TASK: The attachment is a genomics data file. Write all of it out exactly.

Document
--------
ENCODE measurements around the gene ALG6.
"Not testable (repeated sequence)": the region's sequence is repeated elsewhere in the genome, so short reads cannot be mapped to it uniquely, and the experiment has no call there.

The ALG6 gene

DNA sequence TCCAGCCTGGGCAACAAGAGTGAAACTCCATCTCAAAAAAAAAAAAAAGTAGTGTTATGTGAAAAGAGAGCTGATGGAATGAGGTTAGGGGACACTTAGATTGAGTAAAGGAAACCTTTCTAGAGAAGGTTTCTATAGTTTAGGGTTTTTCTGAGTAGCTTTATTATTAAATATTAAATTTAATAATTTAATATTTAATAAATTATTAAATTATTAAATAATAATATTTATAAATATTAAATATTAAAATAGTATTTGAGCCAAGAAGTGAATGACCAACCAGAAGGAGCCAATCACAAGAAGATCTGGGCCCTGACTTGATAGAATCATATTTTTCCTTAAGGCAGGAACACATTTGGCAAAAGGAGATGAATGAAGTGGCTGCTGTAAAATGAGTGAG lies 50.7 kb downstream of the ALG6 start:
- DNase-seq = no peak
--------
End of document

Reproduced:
ENCODE measurements around the gene ALG6.
"Not testable (repeated sequence)": the region's sequence is repeated elsewhere in the genome, so short reads cannot be mapped to it uniquely, and the experiment has no call there.

The ALG6 gene

DNA sequence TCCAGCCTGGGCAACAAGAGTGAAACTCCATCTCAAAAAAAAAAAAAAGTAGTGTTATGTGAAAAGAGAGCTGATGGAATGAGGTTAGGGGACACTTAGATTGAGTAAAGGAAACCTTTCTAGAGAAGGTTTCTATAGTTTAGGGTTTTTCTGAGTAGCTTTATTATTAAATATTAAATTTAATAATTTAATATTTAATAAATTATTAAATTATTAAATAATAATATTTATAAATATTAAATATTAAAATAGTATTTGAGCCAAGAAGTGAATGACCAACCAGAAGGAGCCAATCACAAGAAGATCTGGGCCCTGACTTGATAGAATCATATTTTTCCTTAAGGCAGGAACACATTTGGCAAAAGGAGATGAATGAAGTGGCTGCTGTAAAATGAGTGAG lies 50.7 kb downstream of the ALG6 start:
- DNase-seq = no peak